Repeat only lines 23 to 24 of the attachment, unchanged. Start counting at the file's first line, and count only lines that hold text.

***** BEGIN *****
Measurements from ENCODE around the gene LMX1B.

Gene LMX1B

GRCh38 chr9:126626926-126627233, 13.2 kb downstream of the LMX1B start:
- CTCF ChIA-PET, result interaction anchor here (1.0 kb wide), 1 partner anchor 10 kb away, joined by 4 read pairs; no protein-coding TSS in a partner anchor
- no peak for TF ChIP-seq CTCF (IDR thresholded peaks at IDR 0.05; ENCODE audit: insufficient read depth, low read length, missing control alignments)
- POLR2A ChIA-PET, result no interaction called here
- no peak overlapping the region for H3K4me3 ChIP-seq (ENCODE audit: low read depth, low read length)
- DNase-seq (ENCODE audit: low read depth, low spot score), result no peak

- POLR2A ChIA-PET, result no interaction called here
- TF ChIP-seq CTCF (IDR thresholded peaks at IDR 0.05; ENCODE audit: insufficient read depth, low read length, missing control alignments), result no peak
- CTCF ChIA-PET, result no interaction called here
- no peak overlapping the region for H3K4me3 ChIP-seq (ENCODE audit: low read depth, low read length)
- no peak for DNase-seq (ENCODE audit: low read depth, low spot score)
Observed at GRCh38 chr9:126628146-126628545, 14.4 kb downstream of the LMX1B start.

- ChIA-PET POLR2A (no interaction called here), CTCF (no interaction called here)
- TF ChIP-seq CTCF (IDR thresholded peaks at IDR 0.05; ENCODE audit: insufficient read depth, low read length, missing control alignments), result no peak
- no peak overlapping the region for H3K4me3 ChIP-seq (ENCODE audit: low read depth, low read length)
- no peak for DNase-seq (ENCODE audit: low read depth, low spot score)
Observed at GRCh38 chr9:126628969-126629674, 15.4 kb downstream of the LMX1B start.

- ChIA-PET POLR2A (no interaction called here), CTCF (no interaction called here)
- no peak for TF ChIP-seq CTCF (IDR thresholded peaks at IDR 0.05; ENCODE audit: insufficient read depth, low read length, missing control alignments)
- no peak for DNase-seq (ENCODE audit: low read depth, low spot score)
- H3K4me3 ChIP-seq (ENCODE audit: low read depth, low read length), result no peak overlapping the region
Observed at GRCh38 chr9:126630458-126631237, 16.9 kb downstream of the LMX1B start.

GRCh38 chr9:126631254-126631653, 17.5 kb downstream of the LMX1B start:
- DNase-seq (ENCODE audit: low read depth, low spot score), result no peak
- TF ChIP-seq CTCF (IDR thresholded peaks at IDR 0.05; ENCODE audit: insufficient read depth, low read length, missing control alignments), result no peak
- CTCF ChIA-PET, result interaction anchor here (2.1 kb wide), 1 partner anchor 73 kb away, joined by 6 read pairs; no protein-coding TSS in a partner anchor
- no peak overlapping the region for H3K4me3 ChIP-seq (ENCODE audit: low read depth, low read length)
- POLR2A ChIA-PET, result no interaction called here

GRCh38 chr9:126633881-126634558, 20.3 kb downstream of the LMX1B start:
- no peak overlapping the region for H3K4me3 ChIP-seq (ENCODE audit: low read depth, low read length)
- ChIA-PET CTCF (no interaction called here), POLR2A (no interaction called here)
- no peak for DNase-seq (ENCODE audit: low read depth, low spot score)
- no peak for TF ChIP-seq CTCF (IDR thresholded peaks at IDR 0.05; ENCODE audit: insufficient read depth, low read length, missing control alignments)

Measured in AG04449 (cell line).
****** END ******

- H3K4me3 ChIP-seq (ENCODE audit: low read depth, low read length), result no peak overlapping the region
Observed at GRCh38 chr9:126630458-126631237, 16.9 kb downstream of the LMX1B start.